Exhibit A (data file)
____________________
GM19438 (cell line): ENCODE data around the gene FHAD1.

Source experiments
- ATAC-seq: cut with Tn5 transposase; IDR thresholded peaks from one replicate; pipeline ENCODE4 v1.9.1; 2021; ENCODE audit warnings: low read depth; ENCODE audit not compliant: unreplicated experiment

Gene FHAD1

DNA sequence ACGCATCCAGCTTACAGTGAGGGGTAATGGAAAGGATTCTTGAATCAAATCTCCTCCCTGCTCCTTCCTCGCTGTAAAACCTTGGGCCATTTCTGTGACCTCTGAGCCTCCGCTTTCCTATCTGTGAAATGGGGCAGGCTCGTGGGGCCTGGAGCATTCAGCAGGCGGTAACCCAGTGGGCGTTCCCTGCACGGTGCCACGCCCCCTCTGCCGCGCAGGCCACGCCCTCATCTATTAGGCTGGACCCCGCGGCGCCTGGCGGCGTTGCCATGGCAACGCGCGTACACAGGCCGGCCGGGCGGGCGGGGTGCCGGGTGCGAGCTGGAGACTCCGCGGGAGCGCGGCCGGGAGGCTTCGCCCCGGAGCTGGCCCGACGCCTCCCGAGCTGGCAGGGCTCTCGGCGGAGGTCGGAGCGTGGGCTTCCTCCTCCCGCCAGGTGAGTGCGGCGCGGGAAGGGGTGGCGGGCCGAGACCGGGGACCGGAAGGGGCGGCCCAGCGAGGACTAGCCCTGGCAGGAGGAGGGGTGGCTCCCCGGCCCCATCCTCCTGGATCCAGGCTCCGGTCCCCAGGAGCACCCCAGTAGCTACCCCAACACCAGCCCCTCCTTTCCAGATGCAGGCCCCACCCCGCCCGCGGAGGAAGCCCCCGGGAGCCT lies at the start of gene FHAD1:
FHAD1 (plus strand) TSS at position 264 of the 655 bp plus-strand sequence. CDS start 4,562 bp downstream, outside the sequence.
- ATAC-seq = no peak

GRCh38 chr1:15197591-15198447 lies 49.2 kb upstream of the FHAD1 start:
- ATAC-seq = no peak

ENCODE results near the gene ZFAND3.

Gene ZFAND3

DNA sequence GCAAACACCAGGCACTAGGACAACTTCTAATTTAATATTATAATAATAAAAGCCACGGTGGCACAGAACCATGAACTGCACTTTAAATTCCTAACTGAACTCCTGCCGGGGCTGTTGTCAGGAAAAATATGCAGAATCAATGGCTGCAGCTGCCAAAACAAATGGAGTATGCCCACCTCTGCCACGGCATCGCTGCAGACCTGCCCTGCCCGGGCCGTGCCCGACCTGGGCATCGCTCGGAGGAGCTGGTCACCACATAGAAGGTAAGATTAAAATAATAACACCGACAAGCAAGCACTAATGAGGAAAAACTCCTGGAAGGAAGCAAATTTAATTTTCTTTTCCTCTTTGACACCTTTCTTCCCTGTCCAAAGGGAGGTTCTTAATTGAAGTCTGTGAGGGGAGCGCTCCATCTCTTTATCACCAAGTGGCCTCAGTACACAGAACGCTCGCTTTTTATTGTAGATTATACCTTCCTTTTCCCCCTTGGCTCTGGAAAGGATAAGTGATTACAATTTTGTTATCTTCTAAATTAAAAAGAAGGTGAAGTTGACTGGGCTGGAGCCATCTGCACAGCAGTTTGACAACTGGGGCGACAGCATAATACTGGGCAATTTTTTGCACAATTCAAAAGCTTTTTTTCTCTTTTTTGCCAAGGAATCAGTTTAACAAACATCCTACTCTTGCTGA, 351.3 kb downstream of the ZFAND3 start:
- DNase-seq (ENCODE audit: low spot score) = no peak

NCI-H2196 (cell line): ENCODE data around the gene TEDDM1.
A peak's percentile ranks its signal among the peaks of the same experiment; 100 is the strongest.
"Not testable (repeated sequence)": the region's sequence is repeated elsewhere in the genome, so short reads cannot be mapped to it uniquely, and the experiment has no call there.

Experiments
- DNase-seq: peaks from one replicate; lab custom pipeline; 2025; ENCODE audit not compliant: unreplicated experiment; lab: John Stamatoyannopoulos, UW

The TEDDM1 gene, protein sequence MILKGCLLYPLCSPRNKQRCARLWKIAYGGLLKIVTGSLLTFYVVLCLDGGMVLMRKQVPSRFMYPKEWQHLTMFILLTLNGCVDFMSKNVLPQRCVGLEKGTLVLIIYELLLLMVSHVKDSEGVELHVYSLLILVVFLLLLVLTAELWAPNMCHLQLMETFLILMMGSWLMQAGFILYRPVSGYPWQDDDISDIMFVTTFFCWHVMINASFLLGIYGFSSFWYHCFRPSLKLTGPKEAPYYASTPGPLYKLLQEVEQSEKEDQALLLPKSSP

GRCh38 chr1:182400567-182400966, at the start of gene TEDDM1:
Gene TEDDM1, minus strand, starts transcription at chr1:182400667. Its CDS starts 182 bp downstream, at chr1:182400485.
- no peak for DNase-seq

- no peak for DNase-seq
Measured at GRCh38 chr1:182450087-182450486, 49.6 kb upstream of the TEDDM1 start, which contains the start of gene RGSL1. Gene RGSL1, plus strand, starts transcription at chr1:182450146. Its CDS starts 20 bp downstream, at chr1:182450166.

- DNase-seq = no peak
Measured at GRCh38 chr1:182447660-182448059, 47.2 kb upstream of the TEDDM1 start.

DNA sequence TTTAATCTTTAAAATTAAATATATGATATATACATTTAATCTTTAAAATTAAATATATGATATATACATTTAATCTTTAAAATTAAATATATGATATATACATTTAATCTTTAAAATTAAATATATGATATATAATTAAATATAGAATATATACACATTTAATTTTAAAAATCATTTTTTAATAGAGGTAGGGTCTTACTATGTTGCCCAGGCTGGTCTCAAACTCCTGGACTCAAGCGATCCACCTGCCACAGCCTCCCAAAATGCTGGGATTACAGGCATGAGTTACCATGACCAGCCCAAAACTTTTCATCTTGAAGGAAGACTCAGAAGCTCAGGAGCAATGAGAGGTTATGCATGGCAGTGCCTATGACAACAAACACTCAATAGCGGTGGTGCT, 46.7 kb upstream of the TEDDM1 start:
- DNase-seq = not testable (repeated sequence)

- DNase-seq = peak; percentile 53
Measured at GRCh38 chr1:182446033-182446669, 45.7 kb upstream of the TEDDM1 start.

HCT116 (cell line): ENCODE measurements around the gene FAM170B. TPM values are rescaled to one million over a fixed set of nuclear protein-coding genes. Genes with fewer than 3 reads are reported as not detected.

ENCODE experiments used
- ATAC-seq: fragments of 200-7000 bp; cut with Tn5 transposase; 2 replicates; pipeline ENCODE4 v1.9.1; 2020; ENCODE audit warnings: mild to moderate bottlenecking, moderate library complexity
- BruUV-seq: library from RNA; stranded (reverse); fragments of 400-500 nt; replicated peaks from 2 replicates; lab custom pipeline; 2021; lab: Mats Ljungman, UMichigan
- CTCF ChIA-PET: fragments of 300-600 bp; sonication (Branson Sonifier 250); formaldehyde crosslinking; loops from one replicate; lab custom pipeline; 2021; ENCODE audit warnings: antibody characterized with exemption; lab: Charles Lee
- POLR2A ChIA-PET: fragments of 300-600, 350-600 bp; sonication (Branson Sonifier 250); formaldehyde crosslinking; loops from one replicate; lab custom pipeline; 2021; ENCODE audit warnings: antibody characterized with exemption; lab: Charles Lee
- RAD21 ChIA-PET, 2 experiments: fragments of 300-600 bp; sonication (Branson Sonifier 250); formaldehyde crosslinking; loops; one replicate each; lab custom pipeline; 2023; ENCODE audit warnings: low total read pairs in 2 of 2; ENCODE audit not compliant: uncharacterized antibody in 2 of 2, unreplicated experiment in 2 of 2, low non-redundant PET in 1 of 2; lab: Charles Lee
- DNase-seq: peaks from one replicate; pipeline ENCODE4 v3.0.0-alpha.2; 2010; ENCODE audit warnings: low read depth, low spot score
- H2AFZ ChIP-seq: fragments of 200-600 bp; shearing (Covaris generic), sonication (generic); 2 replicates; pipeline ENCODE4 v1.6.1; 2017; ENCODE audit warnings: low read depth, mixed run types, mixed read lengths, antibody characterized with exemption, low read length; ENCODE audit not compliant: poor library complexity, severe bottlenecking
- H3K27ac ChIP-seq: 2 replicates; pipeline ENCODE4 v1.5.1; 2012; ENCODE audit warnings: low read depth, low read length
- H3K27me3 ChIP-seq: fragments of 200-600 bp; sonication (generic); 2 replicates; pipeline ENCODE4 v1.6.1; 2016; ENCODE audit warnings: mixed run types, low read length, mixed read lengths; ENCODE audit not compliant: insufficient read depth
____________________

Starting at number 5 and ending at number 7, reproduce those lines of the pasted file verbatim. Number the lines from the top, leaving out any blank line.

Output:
DNA sequence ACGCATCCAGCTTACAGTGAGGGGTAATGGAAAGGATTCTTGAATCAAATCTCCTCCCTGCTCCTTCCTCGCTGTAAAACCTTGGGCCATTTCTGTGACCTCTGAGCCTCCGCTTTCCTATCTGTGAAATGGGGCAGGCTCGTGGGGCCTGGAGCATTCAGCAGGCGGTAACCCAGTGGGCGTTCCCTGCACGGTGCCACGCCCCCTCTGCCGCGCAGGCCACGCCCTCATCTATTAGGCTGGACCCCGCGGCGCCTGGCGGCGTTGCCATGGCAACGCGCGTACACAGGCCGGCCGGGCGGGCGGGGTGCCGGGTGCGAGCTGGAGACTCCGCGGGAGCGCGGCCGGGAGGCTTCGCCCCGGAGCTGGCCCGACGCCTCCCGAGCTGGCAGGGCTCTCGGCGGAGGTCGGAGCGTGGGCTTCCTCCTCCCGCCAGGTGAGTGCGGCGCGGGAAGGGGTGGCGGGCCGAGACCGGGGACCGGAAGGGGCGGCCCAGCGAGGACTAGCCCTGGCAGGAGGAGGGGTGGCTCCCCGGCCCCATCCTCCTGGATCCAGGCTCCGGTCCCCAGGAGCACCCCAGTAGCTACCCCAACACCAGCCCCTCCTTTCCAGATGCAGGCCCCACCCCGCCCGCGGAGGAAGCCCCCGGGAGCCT lies at the start of gene FHAD1:
FHAD1 (plus strand) TSS at position 264 of the 655 bp plus-strand sequence. CDS start 4,562 bp downstream, outside the sequence.
- ATAC-seq = no peak